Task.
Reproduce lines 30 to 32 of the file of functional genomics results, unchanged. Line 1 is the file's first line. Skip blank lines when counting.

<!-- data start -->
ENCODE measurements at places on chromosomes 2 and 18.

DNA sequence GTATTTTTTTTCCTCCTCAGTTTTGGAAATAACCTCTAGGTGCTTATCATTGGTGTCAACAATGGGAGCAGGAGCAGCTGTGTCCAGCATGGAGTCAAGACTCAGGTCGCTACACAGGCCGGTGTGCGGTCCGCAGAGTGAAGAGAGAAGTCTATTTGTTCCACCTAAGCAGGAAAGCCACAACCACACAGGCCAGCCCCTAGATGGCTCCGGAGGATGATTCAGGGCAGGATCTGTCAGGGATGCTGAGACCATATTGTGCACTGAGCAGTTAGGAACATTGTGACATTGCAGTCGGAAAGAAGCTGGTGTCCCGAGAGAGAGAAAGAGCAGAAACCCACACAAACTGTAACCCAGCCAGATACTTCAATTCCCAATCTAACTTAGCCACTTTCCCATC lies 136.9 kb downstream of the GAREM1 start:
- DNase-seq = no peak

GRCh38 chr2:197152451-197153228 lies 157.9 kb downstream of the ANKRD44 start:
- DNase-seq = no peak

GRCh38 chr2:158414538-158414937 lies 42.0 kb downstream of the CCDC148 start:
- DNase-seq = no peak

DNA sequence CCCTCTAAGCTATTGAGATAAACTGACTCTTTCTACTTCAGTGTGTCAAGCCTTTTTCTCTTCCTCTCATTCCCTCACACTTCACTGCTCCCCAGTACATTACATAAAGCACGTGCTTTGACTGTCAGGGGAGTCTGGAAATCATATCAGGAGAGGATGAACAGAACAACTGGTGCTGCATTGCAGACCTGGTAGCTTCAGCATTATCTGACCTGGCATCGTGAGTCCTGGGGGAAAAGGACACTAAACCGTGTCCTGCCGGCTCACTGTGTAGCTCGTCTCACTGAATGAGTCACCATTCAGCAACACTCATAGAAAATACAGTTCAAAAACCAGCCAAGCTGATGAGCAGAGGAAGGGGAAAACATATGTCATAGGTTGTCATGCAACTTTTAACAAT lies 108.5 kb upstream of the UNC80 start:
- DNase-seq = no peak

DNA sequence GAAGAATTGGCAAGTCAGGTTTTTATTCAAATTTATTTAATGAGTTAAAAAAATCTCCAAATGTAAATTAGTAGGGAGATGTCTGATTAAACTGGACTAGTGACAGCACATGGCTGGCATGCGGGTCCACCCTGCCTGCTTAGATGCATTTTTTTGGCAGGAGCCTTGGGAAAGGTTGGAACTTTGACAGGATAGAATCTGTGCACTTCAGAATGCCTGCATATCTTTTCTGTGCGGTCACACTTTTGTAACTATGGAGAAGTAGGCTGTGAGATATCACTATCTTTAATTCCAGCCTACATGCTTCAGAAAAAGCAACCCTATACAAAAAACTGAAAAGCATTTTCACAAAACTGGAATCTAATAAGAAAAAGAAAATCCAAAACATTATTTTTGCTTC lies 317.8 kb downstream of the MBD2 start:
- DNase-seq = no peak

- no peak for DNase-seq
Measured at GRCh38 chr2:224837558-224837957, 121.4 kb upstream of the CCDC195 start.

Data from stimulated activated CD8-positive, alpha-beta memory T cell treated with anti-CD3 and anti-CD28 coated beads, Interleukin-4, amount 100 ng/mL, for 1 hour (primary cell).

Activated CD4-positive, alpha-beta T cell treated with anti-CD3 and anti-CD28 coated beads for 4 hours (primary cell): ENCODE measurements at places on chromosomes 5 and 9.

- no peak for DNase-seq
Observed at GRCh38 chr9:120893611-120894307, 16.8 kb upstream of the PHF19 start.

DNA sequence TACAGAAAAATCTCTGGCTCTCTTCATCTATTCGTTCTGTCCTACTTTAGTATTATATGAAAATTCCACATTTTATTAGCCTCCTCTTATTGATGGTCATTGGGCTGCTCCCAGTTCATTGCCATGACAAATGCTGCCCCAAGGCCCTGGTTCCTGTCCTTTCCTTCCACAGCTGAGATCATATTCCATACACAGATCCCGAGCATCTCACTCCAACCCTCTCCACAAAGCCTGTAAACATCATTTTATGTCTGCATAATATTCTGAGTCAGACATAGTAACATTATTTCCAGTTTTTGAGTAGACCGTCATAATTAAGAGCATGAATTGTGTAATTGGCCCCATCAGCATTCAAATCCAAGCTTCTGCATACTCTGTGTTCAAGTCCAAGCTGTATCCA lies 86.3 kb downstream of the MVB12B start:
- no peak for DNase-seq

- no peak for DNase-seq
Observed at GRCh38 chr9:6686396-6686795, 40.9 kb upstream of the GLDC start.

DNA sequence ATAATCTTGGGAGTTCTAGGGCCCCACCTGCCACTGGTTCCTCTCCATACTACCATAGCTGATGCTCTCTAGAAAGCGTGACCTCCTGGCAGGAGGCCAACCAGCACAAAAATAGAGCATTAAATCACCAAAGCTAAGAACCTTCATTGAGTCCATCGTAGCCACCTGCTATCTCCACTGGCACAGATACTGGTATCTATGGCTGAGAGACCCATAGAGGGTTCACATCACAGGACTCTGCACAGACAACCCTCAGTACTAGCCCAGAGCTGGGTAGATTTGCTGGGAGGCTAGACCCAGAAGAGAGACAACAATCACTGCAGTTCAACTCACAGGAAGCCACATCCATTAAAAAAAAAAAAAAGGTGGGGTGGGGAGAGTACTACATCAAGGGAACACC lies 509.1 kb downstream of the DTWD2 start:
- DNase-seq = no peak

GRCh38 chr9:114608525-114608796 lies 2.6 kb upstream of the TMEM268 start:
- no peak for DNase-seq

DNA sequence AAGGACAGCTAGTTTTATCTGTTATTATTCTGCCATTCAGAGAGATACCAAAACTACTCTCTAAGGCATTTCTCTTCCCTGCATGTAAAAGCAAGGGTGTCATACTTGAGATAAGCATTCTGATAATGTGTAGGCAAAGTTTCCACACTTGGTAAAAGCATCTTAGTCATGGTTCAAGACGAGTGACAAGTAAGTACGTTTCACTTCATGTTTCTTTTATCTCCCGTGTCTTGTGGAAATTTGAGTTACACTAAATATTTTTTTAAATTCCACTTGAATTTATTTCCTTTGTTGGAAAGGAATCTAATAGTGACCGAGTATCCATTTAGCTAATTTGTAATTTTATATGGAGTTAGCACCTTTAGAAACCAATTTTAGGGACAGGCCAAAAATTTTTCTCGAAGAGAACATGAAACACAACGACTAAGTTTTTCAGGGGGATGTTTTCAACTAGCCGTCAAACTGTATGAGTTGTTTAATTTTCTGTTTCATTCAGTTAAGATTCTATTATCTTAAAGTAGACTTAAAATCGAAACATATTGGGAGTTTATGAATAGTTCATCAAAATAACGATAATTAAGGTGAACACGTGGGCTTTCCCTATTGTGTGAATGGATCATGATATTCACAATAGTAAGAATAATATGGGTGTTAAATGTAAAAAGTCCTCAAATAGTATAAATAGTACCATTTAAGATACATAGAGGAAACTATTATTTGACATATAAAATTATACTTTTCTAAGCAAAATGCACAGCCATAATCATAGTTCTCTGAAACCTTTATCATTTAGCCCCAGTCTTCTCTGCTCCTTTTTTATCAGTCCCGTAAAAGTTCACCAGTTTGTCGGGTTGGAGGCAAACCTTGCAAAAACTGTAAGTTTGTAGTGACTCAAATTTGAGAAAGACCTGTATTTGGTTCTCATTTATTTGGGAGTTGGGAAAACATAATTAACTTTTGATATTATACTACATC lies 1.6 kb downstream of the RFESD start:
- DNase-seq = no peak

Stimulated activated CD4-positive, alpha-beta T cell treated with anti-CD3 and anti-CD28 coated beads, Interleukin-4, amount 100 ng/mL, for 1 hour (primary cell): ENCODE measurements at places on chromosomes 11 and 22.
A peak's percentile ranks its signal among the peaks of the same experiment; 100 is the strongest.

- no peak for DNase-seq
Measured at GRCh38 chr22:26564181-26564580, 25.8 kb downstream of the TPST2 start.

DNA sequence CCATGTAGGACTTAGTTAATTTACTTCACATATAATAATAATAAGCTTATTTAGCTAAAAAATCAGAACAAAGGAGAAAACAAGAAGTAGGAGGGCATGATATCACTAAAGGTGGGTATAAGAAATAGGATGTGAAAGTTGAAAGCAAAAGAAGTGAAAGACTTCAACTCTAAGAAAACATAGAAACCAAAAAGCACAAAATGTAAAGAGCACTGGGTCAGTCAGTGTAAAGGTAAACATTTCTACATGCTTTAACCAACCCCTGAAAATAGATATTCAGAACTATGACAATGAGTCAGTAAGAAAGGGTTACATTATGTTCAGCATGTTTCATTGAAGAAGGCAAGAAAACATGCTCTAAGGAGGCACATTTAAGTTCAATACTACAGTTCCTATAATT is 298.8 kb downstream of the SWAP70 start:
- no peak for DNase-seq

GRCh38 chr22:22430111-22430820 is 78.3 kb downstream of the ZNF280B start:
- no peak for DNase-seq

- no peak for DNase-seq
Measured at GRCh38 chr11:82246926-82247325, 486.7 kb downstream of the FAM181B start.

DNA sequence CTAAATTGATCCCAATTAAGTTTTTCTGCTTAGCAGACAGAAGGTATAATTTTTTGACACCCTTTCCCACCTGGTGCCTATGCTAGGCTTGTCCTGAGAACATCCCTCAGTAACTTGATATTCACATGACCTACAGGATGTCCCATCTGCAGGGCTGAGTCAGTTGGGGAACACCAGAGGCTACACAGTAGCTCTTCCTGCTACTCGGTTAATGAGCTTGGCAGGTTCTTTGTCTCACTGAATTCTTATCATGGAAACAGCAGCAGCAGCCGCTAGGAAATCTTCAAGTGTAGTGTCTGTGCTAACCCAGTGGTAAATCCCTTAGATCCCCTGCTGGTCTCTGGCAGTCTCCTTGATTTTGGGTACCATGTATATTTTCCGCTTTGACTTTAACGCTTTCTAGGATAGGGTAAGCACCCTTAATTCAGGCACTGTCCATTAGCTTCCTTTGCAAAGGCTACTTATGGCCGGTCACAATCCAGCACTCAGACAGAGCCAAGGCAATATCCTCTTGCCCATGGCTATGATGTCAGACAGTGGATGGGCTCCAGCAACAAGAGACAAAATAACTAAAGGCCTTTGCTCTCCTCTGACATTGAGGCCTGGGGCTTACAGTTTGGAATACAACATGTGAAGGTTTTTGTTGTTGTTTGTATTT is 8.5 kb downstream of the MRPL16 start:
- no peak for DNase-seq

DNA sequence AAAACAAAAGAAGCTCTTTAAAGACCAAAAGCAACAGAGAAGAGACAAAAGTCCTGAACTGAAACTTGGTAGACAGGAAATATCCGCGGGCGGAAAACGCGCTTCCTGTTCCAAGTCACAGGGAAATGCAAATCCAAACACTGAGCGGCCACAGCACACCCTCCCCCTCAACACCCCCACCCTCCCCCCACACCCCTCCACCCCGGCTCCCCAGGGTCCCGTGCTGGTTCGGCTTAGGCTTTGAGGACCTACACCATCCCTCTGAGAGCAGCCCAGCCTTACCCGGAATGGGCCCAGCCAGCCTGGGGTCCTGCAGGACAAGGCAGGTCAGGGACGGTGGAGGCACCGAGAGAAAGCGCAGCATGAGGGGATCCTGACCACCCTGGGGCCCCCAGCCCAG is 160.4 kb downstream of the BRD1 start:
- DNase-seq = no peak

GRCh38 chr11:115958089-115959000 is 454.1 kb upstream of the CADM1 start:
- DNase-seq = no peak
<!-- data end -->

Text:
- no peak for DNase-seq
Measured at GRCh38 chr22:26564181-26564580, 25.8 kb downstream of the TPST2 start.

DNA sequence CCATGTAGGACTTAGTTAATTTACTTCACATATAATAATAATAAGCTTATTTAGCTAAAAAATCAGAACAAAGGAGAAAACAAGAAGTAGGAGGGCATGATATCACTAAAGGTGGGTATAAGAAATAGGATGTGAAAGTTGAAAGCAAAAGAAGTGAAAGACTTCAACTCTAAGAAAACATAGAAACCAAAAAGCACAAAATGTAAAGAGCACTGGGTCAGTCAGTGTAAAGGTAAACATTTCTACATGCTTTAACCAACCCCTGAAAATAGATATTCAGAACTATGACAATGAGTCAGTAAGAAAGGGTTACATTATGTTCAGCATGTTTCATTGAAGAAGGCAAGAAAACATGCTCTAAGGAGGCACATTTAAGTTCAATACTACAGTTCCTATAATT is 298.8 kb downstream of the SWAP70 start: